Monday, October 31, 2011

Watchlists Again ~ Busy Busy Me

Are you checking your Watchlist

I sit down several times a day and try to make an edit somewhere so I can cross something off my ever-growing to-do list.  There is no end in sight of pages that need updating.  My email inbox overflows with conversations I'm having with people to improve WP pages.  (Don't let that discourage you, keep sending those emails) But I would LOVE to have some extra hands helping out.  The small group we have out there editing have more of a life than I do, and can't spend as much time as is needed.  This task is really big, but super important. 

As I was saying, are you checking your watchlist?  I mean to do a edit, then refresh the screen and notice someone has edited something onto a page incorrectly.  I guess they mean well, but usually it is from someone anonymous (just a ISP number) which tells me they aren't someone planning on sticking around long enough to get an account (Its free folks!).

Just reverted an edit for psychic Sally Morgan.  The person was quoting her personal website (incorrectly cited BTW) and spent more time talking about Gary Schwartz than Morgan.  They also tried to cite his WP page by doing this... [[|Gary E Schwartz]] instead of by doing this... [[Gary Schwartz]].  See the difference?  Well maybe not here on this page but anyway.

In this case I went to the discussion page and explained my reasons for reverting the edit.  I welcomed the person to WP and was totally polite.  I hope, but doubt that the person will read what I left.  They probably don't know about watchlists.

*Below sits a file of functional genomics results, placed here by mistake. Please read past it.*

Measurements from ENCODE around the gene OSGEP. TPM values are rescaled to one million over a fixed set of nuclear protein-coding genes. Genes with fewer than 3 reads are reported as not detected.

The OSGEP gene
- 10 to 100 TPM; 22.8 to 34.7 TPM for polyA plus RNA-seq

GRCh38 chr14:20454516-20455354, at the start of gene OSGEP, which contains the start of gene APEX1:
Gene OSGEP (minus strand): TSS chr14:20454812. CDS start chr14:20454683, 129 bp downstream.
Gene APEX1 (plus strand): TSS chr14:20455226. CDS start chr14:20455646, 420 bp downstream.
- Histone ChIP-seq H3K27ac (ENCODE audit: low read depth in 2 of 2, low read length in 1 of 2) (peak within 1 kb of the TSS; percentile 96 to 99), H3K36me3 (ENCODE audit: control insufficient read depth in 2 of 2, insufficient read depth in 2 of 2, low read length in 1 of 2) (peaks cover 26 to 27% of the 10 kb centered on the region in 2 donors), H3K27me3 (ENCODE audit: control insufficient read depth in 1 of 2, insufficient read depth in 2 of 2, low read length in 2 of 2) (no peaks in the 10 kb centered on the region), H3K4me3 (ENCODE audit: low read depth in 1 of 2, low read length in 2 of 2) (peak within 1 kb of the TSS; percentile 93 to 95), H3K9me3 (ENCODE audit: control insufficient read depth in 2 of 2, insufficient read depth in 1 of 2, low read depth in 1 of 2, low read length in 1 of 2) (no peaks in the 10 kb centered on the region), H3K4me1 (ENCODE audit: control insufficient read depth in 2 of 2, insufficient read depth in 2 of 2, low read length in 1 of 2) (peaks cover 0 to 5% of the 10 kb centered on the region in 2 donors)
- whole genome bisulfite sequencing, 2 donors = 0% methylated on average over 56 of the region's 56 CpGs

Here is another revert I did.  I had left this quote from Ben Radford on the spontaneous human combustion page.   “If SHC is a real phenomenon (and not the result of an elderly or infirm person being too close to a flame source), why doesn't it happen more often? There are 5 billion people in the world, and yet we don't see reports of people bursting into flame while walking down the street, attending football games, or sipping a coffee at a local Starbucks.” 

Someone had changed the "5 billion" to "7 billion".  Ahhh no.  So I nicely responded by saying "yes, I know they are now saying that there are 7 billion people in the world, but I am QUOTING someone, and that is what he said".  (actually I responded nicer than this, due to limited space)

Don't know if this person just searched for the phrase "billion people" and changed it to "7 billion people" everywhere they found it.  Must be a lot of "reverting" going on today.

Checking my watchlist shows that there are a lot of other editors out there, reverting edits before I get to it.  Thank you people!  But we do need a lot more eyes out there.

We need to stay on this, because once the change is made, and no one notices, then it just tends to linger.  And we know we are changing these pages so that when the general public wanders over to have a look, they will find a well written WP page explaining it, and hopefully they will find some critical thinking link left behind as well. 

Today I re-listened to myself talk on the Rational Alchemy podcast (this was before I joined their cast) and I got the question from Brian Walsh "do you spend a lot of time reverting edits from paranormal people?"  My answer was, "no, I spend most of my time reverting edits from skeptics".  I don't think  he expected that answer at all.  

Thursday, October 27, 2011

Secularism help needed!

Calling all secularism experts.  As I've been working on the ISSSC Wikipedia page, I've discovered quite a few articles about the topic of secularism.  Frankly I am not an expert on the topic and really could use a hand.  This page on secularism is asking for a rewrite, and hoping to recruit an expert on the topic. 

I'm wary of someone who "works" for a secularism organization because of bias, but if there were several people from organizations?  Or some professors that specialize in the topic? 

The page is getting 30-40K hits each month and really needs help. 

Do I have any volunteers to help clean up this page? 

Wednesday, October 26, 2011

William B. Davis ~ We Got Your Wiki Back!

Hard to imagine anyone not following the X-Files series, and one of the creepiest characters we all loved to hate.  The Smoking Man (or in our household we called him The Cancer Man).  Well apparently he is William B. Davis and is a Canadian Skeptic.